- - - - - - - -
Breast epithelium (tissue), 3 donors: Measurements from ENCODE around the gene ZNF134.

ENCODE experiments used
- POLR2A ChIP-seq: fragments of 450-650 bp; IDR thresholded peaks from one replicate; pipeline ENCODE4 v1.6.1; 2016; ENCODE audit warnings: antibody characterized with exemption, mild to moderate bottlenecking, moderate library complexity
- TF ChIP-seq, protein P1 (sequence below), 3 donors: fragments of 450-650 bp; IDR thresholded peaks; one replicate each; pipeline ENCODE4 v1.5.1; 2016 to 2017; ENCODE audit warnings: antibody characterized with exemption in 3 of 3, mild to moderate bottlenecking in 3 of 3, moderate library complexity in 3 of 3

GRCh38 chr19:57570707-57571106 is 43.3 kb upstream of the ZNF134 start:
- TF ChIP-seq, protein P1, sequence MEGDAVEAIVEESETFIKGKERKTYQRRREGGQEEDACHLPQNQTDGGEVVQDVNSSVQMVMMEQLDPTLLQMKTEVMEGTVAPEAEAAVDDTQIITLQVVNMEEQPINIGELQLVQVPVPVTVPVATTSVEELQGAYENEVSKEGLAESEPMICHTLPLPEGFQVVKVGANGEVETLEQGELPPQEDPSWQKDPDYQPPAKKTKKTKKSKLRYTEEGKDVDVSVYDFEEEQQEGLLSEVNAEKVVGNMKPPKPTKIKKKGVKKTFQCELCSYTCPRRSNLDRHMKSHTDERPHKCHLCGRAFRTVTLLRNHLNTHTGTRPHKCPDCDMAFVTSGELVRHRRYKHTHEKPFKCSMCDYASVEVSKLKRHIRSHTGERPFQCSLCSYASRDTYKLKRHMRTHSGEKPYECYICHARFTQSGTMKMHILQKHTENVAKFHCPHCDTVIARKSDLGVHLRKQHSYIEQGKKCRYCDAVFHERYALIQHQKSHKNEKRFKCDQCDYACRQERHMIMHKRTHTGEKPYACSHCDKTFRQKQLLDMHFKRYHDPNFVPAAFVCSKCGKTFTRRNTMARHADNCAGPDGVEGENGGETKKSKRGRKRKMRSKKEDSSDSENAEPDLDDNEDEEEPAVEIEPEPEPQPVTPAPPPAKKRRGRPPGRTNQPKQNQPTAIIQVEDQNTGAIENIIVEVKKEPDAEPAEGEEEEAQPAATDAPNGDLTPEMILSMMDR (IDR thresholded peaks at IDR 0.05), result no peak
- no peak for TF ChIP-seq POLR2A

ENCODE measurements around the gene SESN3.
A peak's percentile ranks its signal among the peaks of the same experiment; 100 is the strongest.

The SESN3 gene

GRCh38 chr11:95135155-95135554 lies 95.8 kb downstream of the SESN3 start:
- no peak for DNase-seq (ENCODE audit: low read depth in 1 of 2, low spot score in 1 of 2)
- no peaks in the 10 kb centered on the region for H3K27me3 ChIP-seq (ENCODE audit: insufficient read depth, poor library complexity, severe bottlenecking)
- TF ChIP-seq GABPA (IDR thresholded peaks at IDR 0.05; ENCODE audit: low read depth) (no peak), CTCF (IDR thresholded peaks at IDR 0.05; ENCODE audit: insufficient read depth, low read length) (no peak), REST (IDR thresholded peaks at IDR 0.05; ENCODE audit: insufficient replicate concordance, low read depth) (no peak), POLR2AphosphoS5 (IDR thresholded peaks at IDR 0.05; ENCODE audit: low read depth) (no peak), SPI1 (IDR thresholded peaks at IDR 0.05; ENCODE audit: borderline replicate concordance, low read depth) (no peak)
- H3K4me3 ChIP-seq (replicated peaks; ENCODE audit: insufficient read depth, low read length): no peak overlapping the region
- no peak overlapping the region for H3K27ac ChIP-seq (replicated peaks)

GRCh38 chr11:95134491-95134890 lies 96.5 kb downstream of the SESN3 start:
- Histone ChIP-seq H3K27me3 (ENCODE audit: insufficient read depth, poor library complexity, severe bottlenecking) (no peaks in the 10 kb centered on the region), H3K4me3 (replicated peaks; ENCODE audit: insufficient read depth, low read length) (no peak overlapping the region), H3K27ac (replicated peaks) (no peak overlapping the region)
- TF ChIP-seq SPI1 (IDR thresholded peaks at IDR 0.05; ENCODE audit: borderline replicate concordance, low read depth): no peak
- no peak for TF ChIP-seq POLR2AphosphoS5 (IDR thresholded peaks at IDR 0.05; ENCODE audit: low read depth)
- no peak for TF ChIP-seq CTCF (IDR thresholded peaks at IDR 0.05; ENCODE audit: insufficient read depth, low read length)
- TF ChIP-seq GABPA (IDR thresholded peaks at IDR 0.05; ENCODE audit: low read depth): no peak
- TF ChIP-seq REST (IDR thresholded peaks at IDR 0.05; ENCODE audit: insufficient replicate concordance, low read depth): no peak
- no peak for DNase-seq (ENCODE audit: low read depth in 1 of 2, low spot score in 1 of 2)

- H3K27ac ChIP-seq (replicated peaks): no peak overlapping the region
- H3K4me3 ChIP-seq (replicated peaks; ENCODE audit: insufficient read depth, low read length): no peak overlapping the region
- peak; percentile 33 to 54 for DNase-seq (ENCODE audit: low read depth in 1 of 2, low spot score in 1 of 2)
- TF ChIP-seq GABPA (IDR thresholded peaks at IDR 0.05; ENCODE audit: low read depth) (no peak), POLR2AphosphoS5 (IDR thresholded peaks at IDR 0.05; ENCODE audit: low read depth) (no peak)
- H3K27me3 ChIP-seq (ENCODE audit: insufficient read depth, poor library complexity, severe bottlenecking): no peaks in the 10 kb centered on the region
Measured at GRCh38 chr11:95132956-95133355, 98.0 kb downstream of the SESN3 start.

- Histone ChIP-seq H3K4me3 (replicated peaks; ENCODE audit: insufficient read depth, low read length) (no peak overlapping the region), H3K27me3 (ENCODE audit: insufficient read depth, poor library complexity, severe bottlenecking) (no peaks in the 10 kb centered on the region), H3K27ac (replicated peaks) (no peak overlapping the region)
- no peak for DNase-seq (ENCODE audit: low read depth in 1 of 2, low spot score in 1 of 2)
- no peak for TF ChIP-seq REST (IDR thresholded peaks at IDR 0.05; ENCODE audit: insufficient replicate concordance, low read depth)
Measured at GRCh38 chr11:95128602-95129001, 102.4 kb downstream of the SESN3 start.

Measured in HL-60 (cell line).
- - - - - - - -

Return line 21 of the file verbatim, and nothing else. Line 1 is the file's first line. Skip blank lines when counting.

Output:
- no peak for TF ChIP-seq CTCF (IDR thresholded peaks at IDR 0.05; ENCODE audit: insufficient read depth, low read length)